Friday, July 15, 2016
Today, I am going to do an overview of Polycystic Ovary Syndrome. I want to share my experience with it, as well as educate people on this seemingly invisible disorder.
Polycystic Ovary Syndrome (PCOS) is one of the most common hormonal disorders in women of child bearing age. 1 in 10 women have PCOS, yet more than 50% are not diagnosed. This is due to there not being a single "test" to diagnose it, but rather a list of criteria that must be met.
If a women has at least two out of the three following criteria, she is diagnosed with PCOS:
1. 12 or more follicles (cysts) are visible on at least one ovary.
2. There are high levels of androgens (male hormones), and/or symptoms suggesting excess androgens (excess body hair growth, acne, weight gain, etc).
3. Menstrual dysfunction, including lack of periods, irregular periods, and/or lack of ovulation.
Some common symptoms that people with PCOS may have are obesity, anxiety, depression, insomnia, male pattern baldness, insulin resistance, dandruff, acne, fatigue, infertility, unwanted facial/body hair, miscarriage, excess sweating, irregular periods, memory loss and aggressive mood swings. As you can see, there are many layers to this syndrome, all of which are difficult for any woman to face.
As for me, I was only talked to about PCOS when I went to my OBYN at age 22 (despite having multiple symptoms for years and discussing them with prior doctors.) Even this OBGYN was very misinformed about it. After being off of birth control pills for months, I had only had my period once. After that period, it had been over 100 days when I finally went to see my OBGYN. She talked about PCOS being a possibility and ordered an ultrasound. She didn't see too many follicles/cysts and wrote off PCOS for me.
My OBGYN prescribed me Clomid, an oral medical to assist in ovulation. I also had to use medication to induce a period as I was not getting them naturally. After a few rounds of Clomid being unsuccessful with making me ovulate or conceive, I went to a fertility specialist. He diagnosed me with PCOS. During an ultrasound, he saw over 100 small follicles on each of my ovaries. He also noted that I exhibited a lot of the symptoms of excess androgens (acne, facial hair, weight gain, ugh). Add in my irregular cycles and I am basically textbook PCOS.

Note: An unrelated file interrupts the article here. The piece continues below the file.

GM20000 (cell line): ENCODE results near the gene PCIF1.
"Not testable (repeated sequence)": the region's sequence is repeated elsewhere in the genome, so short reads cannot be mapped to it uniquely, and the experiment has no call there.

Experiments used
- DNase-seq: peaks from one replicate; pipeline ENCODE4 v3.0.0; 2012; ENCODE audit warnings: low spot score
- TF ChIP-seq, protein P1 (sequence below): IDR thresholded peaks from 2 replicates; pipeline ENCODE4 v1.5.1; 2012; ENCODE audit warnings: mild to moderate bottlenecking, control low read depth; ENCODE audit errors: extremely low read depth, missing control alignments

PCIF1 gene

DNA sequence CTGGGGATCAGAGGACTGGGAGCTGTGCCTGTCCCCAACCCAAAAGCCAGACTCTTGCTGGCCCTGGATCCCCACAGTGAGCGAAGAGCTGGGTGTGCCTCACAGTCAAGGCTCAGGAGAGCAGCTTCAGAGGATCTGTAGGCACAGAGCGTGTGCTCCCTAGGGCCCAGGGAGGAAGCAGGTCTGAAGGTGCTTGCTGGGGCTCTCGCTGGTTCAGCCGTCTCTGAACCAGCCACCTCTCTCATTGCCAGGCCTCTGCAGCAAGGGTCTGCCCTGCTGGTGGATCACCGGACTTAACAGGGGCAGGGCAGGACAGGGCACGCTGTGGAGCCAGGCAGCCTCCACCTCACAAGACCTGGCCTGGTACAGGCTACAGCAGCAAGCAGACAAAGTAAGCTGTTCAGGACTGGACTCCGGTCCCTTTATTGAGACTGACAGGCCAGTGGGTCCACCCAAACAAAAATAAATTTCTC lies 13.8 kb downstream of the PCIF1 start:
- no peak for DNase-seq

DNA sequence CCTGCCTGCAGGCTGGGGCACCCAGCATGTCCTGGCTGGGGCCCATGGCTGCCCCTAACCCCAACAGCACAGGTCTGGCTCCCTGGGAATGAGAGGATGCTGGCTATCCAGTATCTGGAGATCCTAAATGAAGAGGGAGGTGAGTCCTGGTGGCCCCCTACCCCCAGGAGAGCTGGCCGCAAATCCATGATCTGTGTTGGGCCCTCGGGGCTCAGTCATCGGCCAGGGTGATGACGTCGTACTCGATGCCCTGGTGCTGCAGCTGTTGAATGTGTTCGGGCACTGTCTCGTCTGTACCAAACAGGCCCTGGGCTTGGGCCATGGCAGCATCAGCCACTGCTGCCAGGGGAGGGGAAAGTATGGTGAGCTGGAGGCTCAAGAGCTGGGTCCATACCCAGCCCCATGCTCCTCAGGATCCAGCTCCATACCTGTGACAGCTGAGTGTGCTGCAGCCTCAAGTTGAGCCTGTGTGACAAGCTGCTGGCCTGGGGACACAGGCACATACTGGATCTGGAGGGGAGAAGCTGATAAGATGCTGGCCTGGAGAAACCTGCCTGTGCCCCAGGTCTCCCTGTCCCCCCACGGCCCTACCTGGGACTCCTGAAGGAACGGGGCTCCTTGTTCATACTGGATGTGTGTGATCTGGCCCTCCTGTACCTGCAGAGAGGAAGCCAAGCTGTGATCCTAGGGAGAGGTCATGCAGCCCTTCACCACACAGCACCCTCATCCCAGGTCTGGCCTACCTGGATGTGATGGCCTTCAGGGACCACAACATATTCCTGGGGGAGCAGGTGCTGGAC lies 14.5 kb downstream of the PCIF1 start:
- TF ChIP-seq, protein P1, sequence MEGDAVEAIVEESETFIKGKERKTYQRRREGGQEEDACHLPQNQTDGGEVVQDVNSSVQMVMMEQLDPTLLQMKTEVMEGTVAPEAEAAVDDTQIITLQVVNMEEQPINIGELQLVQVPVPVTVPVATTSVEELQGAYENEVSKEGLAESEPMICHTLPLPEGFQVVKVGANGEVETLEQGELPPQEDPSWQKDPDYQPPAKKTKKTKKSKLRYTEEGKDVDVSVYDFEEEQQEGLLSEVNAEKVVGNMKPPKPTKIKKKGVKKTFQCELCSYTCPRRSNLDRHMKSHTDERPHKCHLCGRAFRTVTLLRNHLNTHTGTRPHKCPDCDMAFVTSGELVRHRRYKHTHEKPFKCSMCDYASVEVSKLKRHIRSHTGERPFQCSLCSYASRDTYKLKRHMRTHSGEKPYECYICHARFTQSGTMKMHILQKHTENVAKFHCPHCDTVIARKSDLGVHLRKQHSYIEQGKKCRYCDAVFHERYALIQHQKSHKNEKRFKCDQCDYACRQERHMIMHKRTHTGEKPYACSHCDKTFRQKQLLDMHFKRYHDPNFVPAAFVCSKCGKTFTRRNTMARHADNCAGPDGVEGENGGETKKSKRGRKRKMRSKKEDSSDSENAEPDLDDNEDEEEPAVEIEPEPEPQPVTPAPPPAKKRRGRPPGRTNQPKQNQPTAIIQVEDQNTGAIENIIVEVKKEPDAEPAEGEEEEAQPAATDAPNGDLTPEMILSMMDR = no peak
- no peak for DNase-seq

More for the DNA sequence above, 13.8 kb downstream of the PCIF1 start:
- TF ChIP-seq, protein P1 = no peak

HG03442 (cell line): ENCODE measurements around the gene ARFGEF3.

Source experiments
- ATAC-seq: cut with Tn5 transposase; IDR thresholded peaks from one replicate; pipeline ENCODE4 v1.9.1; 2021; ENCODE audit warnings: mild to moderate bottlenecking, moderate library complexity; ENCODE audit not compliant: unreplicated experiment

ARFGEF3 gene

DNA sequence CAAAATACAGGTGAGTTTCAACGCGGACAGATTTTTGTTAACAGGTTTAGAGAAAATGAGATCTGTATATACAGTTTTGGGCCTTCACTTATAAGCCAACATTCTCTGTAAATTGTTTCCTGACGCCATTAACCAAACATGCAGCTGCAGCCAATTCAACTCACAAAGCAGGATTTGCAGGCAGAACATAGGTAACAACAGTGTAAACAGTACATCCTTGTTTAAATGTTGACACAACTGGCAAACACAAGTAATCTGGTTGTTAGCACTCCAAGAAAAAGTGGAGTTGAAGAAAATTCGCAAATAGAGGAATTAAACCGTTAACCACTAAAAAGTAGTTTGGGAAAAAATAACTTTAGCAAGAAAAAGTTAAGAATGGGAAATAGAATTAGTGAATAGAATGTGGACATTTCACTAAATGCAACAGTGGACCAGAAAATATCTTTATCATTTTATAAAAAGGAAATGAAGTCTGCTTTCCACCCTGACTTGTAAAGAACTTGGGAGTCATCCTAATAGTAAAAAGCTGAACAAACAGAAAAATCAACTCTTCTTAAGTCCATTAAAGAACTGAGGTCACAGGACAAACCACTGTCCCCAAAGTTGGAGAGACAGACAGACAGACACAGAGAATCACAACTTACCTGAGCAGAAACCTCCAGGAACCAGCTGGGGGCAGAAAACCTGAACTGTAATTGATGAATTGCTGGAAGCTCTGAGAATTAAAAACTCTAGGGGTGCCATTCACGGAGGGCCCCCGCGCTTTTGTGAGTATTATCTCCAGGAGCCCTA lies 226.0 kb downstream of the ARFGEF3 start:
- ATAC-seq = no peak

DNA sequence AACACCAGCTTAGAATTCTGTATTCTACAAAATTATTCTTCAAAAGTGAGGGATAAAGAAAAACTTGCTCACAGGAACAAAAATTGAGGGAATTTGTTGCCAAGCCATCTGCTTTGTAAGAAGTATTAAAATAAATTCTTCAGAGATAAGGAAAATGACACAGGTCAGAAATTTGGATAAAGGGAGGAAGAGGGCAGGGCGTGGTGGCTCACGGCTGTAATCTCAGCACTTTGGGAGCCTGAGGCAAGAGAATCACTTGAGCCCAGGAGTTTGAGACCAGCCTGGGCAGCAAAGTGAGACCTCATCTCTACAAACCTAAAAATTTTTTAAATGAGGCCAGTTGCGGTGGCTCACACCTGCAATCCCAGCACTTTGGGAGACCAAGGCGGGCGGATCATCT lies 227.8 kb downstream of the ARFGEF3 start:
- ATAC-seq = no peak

There are definitely some myths related to PCOS that I would like to address:
Myth: You must have ovarian cysts/excess follicles to be diagnosed with PCOS.
Fact: Actually, you don't have to have any cysts to be diagnosed with PCOS. The ultrasound that I had done with my OBGYN showed no abnormal amount cysts at that time (probably due to the years on birth control quieting my ovaries a bit). Yet I still exhibited 2 out of the 3 criteria required to be diagnosed.
Myth: You cannot get pregnant with PCOS.
Fact: It is possible to get pregnant with PCOS. And some women can conceive naturally without any medical intervention. Yet others will need medical intervention. For the average women with PCOS, my fertility specialist said it isn't so much if they can get pregnant, but how.
Myth: PCOS can be cured with hormonal birth control.
Fact: Hormonal birth control can help mask the symptoms, but it does not cure the syndrome. I was on birth control for years, thinking that my cycle had regulated and my acne had improved. Yet once I got off of it, my symptoms returned. It can be a great tool to help manage symptoms until you try to conceive though.
My goal is to try and get some information out there about a disorder that is so rarely talked about, yet is so prevalent among women of child bearing age. As I said earlier, 1 in 10 women in that age range have PCOS, yet it's thought that over 50% are undiagnosed. If you feel like you may have PCOS, please consult with a medical professional. I wish I had known earlier and could have better prepared for what I would face when trying to conceive, as well as understand why my body was doing the things that it was.
If you have any questions, please don't hesitate to reach out through comments or email.
Love and Blessings,
Sunday, July 10, 2016
Hi, my name is Annmarie. I'm 23 years old, married to an amazing man, and we are having problems with infertility.